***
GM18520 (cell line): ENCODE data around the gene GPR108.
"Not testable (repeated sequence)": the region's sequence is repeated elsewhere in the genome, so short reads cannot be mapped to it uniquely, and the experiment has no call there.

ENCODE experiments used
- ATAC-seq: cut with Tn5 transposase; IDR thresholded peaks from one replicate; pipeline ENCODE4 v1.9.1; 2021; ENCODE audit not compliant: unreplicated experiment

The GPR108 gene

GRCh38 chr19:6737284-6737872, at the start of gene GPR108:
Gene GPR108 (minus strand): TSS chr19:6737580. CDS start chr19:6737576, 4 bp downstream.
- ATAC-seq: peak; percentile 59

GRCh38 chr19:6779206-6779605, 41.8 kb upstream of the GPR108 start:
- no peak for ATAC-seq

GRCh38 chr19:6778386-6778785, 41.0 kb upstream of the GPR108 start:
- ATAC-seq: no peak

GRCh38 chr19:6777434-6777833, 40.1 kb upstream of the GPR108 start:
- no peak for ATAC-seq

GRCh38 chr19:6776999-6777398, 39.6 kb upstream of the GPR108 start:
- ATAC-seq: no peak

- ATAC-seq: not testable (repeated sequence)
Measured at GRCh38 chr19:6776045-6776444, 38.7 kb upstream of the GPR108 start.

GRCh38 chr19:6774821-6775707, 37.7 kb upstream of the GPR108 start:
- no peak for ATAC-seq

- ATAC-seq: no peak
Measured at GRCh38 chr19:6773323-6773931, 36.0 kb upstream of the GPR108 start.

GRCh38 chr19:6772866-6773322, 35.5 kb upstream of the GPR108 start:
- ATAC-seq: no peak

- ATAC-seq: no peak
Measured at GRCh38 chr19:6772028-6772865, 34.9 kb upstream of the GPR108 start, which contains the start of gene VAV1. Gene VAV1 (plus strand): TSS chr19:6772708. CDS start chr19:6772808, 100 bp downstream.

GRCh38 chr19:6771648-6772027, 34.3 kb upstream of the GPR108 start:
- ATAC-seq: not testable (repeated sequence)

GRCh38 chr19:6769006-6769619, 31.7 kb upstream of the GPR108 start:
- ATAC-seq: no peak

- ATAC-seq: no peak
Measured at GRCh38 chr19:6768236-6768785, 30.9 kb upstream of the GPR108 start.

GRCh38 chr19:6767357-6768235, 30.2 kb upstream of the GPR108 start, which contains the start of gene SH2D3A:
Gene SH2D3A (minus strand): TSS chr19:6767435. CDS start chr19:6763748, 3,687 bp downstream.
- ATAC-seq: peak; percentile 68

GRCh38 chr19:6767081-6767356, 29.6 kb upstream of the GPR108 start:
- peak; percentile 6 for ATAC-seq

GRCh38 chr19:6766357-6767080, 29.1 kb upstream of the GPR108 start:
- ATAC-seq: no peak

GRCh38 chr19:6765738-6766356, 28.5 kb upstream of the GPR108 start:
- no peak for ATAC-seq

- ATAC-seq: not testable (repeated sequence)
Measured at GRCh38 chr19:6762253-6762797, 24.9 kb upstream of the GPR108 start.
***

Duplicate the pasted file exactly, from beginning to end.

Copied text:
GM18520 (cell line): ENCODE data around the gene GPR108.
"Not testable (repeated sequence)": the region's sequence is repeated elsewhere in the genome, so short reads cannot be mapped to it uniquely, and the experiment has no call there.

ENCODE experiments used
- ATAC-seq: cut with Tn5 transposase; IDR thresholded peaks from one replicate; pipeline ENCODE4 v1.9.1; 2021; ENCODE audit not compliant: unreplicated experiment

The GPR108 gene

GRCh38 chr19:6737284-6737872, at the start of gene GPR108:
Gene GPR108 (minus strand): TSS chr19:6737580. CDS start chr19:6737576, 4 bp downstream.
- ATAC-seq: peak; percentile 59

GRCh38 chr19:6779206-6779605, 41.8 kb upstream of the GPR108 start:
- no peak for ATAC-seq

GRCh38 chr19:6778386-6778785, 41.0 kb upstream of the GPR108 start:
- ATAC-seq: no peak

GRCh38 chr19:6777434-6777833, 40.1 kb upstream of the GPR108 start:
- no peak for ATAC-seq

GRCh38 chr19:6776999-6777398, 39.6 kb upstream of the GPR108 start:
- ATAC-seq: no peak

- ATAC-seq: not testable (repeated sequence)
Measured at GRCh38 chr19:6776045-6776444, 38.7 kb upstream of the GPR108 start.

GRCh38 chr19:6774821-6775707, 37.7 kb upstream of the GPR108 start:
- no peak for ATAC-seq

- ATAC-seq: no peak
Measured at GRCh38 chr19:6773323-6773931, 36.0 kb upstream of the GPR108 start.

GRCh38 chr19:6772866-6773322, 35.5 kb upstream of the GPR108 start:
- ATAC-seq: no peak

- ATAC-seq: no peak
Measured at GRCh38 chr19:6772028-6772865, 34.9 kb upstream of the GPR108 start, which contains the start of gene VAV1. Gene VAV1 (plus strand): TSS chr19:6772708. CDS start chr19:6772808, 100 bp downstream.

GRCh38 chr19:6771648-6772027, 34.3 kb upstream of the GPR108 start:
- ATAC-seq: not testable (repeated sequence)

GRCh38 chr19:6769006-6769619, 31.7 kb upstream of the GPR108 start:
- ATAC-seq: no peak

- ATAC-seq: no peak
Measured at GRCh38 chr19:6768236-6768785, 30.9 kb upstream of the GPR108 start.

GRCh38 chr19:6767357-6768235, 30.2 kb upstream of the GPR108 start, which contains the start of gene SH2D3A:
Gene SH2D3A (minus strand): TSS chr19:6767435. CDS start chr19:6763748, 3,687 bp downstream.
- ATAC-seq: peak; percentile 68

GRCh38 chr19:6767081-6767356, 29.6 kb upstream of the GPR108 start:
- peak; percentile 6 for ATAC-seq

GRCh38 chr19:6766357-6767080, 29.1 kb upstream of the GPR108 start:
- ATAC-seq: no peak

GRCh38 chr19:6765738-6766356, 28.5 kb upstream of the GPR108 start:
- no peak for ATAC-seq

- ATAC-seq: not testable (repeated sequence)
Measured at GRCh38 chr19:6762253-6762797, 24.9 kb upstream of the GPR108 start.